Turns out Rubin chose the same approach as he did in saving his previous metal mammoth from trying new stuff; go back to the beginning, how did you do things then, try to get in the same mind set, etc. And so the first track, End of the Beginning, plays as an updated version of the song Black Sabbath. Very samey slow ominous onslaught of murky chords, first crashing in heavily, then the verse takes it down and then back up with full force, eventually fading into silence and then a change of tempo into a more furious riff. It all sound very, very familiar, even troublingly so. But soon after the song continues into greener pastures, all very vintage Sab but with new ideas. The first track is like a microcosm of the entire album; at times it sounds like it's been done before, at times it sounds like new stuff done in the good old BS way, but damn, the familiar parts sound way too good as well.

So you can bicker about N.I.B.2. or The Continuing Journey of Planet Caravan or then again you can just revel in the fact that the grandfathers of metal can still pound it with the best of them, and if they've been doing it for 40 years and counting, it's easy to forgive if something's perhaps been tried before. Because they really are some pretty wonderful tunes. You can pretty much sense the effect that Rubin has had on this record, as each and every song could be placed on one of their first six albums, no outside influences whatsoever than what they drew upon back then. The only exception really is Live Forever, the riffs of which I can imagine might originally have been written with the sadly missed voice of Ronnie James Dio echoing in Iommi's head. Since the first time I pictured RJ belting out the first line "Juuuuuust befoore you diee!" I haven't gotten rid of it and can't shake the nagging thought that Ozzy's lower, less powerful register is a bit of a compromise on the song.

But other than that, not much complaining to do. My favourites from this album tend to be the most epic, heavy numbers; God is Dead?, Age of Reason, Dear Father. A special shout out has to go to the "hey all you stoner kids, we were doing this decades before you were even born, so listen up!" track Damaged Soul. Sweet, sweet stuff. And when the album comes to an end with Dear Father, the first track's opening minutes gain some perspective; while everything starts with the extremely blacksabbathian riffing mentioned before, it also closes with a very familiar riff, sort of a less dissonant version of the original trinonus opening of the title song. Very cool bookends to the album - and when the track somes to a screeching stop, of course there is the inevitable thunder and bells closing out the saga where it began. An obvious, but classy move to highlight the end of the band's recording career.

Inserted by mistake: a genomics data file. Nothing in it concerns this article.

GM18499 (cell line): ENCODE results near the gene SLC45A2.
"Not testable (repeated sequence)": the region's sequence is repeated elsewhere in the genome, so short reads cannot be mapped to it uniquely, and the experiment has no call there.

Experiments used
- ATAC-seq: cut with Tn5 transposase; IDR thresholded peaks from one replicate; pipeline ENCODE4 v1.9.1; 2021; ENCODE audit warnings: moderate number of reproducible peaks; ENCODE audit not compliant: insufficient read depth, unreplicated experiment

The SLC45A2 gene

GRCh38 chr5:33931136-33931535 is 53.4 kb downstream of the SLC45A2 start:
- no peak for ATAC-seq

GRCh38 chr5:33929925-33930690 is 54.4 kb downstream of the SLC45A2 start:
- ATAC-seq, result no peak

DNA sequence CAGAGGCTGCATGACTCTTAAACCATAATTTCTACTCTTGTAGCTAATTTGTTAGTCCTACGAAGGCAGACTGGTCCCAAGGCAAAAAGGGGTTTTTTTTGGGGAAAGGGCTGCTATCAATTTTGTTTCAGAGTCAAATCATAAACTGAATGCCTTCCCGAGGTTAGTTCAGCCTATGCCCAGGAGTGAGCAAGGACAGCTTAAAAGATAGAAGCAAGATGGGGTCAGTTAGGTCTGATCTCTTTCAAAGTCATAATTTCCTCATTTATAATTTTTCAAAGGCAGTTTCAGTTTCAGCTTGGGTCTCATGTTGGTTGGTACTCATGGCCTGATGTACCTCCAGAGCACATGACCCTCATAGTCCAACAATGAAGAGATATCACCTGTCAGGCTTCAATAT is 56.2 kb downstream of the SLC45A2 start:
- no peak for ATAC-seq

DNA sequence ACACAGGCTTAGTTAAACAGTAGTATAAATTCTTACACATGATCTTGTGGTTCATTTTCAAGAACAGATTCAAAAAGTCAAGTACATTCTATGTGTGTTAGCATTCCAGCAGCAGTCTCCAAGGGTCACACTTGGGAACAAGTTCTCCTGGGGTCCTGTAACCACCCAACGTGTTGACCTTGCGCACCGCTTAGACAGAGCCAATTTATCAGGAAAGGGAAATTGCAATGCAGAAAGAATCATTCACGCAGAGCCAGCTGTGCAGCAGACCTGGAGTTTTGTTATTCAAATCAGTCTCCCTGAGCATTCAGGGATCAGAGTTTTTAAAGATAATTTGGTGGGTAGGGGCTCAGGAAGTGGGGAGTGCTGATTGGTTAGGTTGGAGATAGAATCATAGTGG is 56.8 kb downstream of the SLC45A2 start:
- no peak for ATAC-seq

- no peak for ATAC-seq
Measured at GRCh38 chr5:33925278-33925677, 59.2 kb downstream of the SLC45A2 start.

So does it still feel like the real thing?

Hell yeah. Tony Iommi just doesn't seem to run out of riffs, Geezer's bass work is just as brilliant as it always was and he still owns a nice sharp pencil to work lyrics with, Ozzy sounds like Ozzy and remarkably good at that for his age and lifestyle, whatever autotuning there is being quite subtly done. Ok, Bill is not there, but Brad does an extremely good job half emulating Ward's style and half bringing his own. The sound is semi-raw, unpolished and clear, just as it should be.

Only the test of time will tell the end results, but I'm pretty positive that we can add a seventh album to the string of Ozzy Sabbath classics. Welcome back and farewell, gentlemen!